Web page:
Manchester School of Art
HANNAH SKEVINGTON STUDIED Textiles and Practice at the Manchester School of Art, yet her work lies somewhere between design and sculpture. Mindful of the rapid depletion of our natural resources and the impact of waste on our world, Skevington strives to spread awareness and understanding of environmental issues through her work.
After a lengthy process of material experimentation, Skevington created her very own bio-plastic derived from food waste. She began to sculpt the material into bold forms, re-imbuing the waste with a value it had lost. This story of value lost and gained is manifest in Skevington’s graduate project, ‘Wasted’, where objects of odd beauty and worth are reborn from waste, like the phoenix from the fire. Persisting with this process-led approach, Skevington continued to explore how light could manipulate the material, evoking a particular mood within the objects.
Skevington has shown her work at the ‘Future Edit: 2020 Graduate Showcase’ at Crafts Council Gallery, London and at the Manchester School of Art’s online show, ‘In Progress’. She is currently expanding the theoretical side of her practice with a placement at the Design Museum, London and has also been shortlisted for the NextGen Awards by Première Vision.
The Design Edit (TDE): Tell us more about the inspiration behind your graduate project, ‘Wasted’?
Hannah Skevington (HS): I’m intrigued by unwanted, unvalued materials and resources. I found myself looking at a research proposal about waste, specifically food waste, and its use within textiles. I became inspired, not just by the environmental aspect, but also by the cultural, social, and ethical implications. And, because it was a process-driven project, I found inspiration as ‘Wasted’ developed and became more 3-dimensional.
One of those inspirations was the form that the objects were taking. A dialogue emerged within my practice between my collages and drawings and the 3-dimensional forms I was creating. I’ve always found that my practice sits between design, art and sculpture. And then I found myself inspired by natural light and using natural light to manipulate the material. I explored how that can change and evoke a sense of mood within my work and change the overall aesthetic of the piece.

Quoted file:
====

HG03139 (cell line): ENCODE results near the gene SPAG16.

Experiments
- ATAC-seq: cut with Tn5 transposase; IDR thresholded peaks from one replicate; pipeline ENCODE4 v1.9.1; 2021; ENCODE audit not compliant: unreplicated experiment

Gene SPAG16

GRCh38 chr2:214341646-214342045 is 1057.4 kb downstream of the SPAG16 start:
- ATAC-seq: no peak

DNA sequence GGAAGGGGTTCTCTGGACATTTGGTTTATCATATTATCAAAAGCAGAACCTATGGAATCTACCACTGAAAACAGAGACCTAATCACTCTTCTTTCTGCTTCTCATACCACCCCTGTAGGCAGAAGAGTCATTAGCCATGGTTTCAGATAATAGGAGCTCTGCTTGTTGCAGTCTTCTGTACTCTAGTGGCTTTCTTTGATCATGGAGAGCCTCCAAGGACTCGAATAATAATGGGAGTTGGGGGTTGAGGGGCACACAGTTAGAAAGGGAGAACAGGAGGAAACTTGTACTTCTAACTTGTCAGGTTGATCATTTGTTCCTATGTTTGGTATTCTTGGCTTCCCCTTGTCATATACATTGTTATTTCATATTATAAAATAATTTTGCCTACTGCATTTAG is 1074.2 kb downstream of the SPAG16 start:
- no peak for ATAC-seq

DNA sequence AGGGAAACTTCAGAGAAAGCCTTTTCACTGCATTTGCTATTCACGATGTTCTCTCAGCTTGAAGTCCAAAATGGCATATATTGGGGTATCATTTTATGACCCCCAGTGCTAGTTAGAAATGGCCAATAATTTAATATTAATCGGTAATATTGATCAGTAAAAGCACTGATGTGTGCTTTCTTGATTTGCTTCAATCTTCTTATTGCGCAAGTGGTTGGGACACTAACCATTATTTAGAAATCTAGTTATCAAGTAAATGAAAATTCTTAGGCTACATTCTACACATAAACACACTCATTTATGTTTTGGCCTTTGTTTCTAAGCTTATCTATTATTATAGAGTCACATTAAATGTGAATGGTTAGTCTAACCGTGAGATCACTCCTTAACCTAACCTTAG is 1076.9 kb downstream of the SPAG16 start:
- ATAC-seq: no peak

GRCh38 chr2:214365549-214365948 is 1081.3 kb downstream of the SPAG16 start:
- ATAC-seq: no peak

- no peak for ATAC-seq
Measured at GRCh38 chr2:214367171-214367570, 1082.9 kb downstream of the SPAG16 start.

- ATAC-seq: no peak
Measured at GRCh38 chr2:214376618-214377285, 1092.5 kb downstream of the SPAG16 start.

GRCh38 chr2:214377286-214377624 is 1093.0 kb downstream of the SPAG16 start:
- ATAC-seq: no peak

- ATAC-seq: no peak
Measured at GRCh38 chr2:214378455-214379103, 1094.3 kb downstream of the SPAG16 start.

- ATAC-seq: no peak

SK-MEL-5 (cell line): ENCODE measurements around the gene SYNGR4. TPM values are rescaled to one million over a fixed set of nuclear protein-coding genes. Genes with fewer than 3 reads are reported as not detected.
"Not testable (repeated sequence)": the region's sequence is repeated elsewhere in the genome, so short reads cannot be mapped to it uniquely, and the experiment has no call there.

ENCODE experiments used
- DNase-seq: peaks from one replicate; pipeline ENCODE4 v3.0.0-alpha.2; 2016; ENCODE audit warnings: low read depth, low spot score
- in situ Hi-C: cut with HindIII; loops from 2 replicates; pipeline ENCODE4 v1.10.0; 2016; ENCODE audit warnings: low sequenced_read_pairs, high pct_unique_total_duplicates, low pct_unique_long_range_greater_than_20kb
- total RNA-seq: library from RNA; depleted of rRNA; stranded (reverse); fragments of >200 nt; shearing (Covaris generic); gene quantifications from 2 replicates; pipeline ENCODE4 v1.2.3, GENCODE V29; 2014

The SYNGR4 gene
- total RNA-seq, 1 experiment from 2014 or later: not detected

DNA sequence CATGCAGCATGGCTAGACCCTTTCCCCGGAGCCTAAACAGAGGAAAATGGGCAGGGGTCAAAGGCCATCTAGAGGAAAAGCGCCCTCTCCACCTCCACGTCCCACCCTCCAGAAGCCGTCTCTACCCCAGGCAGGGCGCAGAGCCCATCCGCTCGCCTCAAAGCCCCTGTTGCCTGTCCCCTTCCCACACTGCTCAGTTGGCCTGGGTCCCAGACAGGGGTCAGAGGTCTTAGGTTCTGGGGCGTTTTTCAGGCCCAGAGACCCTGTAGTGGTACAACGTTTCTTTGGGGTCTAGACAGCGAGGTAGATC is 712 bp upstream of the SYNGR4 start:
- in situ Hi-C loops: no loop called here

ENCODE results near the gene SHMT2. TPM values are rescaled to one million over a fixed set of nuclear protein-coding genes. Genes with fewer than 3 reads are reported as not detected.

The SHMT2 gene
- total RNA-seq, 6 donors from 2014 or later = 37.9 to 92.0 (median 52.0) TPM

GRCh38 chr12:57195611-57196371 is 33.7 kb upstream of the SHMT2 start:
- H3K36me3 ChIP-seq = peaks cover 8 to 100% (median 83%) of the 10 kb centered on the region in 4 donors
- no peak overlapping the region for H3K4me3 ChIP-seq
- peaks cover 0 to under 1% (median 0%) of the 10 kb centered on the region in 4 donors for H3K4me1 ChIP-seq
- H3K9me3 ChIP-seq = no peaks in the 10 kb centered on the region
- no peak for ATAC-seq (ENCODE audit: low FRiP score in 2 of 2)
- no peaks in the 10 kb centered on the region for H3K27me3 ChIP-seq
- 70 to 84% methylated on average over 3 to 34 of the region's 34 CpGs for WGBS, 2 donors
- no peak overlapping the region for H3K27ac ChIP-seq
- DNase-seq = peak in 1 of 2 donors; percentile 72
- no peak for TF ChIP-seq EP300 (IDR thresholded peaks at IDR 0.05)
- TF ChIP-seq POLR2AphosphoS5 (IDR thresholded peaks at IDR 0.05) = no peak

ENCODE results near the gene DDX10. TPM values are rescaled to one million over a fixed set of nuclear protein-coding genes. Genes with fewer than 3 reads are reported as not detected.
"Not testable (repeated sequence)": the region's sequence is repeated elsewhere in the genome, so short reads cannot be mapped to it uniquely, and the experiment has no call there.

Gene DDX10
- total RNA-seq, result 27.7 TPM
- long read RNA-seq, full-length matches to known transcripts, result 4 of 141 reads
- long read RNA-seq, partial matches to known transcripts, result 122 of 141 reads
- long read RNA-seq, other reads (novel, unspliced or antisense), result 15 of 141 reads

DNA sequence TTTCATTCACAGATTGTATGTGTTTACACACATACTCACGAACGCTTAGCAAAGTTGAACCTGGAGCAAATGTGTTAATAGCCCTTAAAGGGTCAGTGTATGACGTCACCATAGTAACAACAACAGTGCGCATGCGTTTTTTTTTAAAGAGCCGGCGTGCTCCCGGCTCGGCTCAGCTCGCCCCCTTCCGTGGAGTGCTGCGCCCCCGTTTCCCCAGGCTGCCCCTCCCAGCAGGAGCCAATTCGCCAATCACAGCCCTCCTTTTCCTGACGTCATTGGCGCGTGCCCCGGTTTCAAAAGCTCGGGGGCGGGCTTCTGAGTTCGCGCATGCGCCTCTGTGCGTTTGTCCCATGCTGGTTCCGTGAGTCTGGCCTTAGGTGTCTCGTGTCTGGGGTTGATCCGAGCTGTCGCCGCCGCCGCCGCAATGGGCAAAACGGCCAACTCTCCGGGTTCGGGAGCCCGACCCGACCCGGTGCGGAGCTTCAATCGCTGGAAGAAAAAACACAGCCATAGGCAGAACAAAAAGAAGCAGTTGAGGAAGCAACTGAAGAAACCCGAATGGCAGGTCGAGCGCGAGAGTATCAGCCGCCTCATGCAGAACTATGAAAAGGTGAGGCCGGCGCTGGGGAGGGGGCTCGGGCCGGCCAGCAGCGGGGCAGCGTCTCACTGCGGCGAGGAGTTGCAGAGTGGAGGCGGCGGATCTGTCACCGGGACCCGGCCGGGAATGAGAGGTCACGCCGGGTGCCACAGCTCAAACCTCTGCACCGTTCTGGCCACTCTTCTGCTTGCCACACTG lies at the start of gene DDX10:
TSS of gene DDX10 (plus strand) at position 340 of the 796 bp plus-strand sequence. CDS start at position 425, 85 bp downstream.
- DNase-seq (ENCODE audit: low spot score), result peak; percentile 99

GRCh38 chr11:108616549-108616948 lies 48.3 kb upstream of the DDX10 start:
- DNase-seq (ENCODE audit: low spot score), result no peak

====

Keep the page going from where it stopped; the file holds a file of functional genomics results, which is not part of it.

TDE: Where are you going to take that thinking now?
HS: I’m currently doing a voluntary placement at the Design Museum. I’m working on an exhibition about waste and design coming out later this year. It’s a research-based placement, so it has provided me with a real focus for the work that I want to do outside of my practice. In terms of my practice, I want to continue exploring multi-layered compositions of the material that creates a sculptural aesthetic. Similarly, the use of light plays such a critical role in ‘Wasted’, drawing attention to the natural details of the material, which gives it that great colour and translucency. This is something I think has real potential and I would love to see where it goes.
TDE: Which designer is your role model or most inspires you?
HS: One designer that stands out for me is Julia Lohmann, she’s a German-born designer who looks at material values and material value systems. She focuses on seaweed and how that can be transformed for certain applications and used as an alternative material to plastic or leather. But her work really ranges in scale, from lamps to large installations, using kelp as the main material. She plays with space and light and how unusual forms and organic shapes can be used to create amazing functional designs. She identifies this natural resource of seaweed that is so abundant, that’s got so much potential as an alternative natural material, and uses it in a way that sends a very clear message about the environmental crisis.
TDE: What is your standout memory from 2020?
HS: Lockdown was definitely memorable, specifically coming back from university and spending time with my sister. We’ve always been quite close but we rekindled something over lockdown, bonded more closely. It’s easy to complain and see the negatives, but actually, for me, it was a really lovely time to come back and work at home. Luckily the stuff I was working on didn’t necessarily need a studio – unlike some of the other students who couldn’t do their projects because they didn’t have an industrial knit machine, for instance.
In the end, working in my home environment was really helpful for myself and my practice. At university, it was great to work with other people in a studio space, but it was really was a high-pressure environment.
TDE: What is the most important thing you learned at your design college?
HS: I learned that the nature of my course, Textiles and Practice, is very broad. There are specialisms, of course, but compared to other textile courses in the country it’s extremely broad. At first, I struggled to mould my practice into a specific field of design, but actually this course really allowed me to explore the boundary of design, art, craft and even biology and science. That helped me develop my practice, which became really process-led. Starting with the “wasted” material, and seeing how the material responded, interacted, moved … and then letting the product find its way through that. My course helped me understand that it’s OK to approach a project without a plan and let the work evolve organically.
TDE: What was your song of 2020?
HS: Good Morning Rain by Bonnie Dobson. During the first lockdown, my sister and I became obsessed with this song and danced to it pretty much every morning. It was halfway through lockdown, so spring was just arriving. This song reminds me of the sun coming out and being able to go on walks and be in the garden again!
THE DESIGN EDIT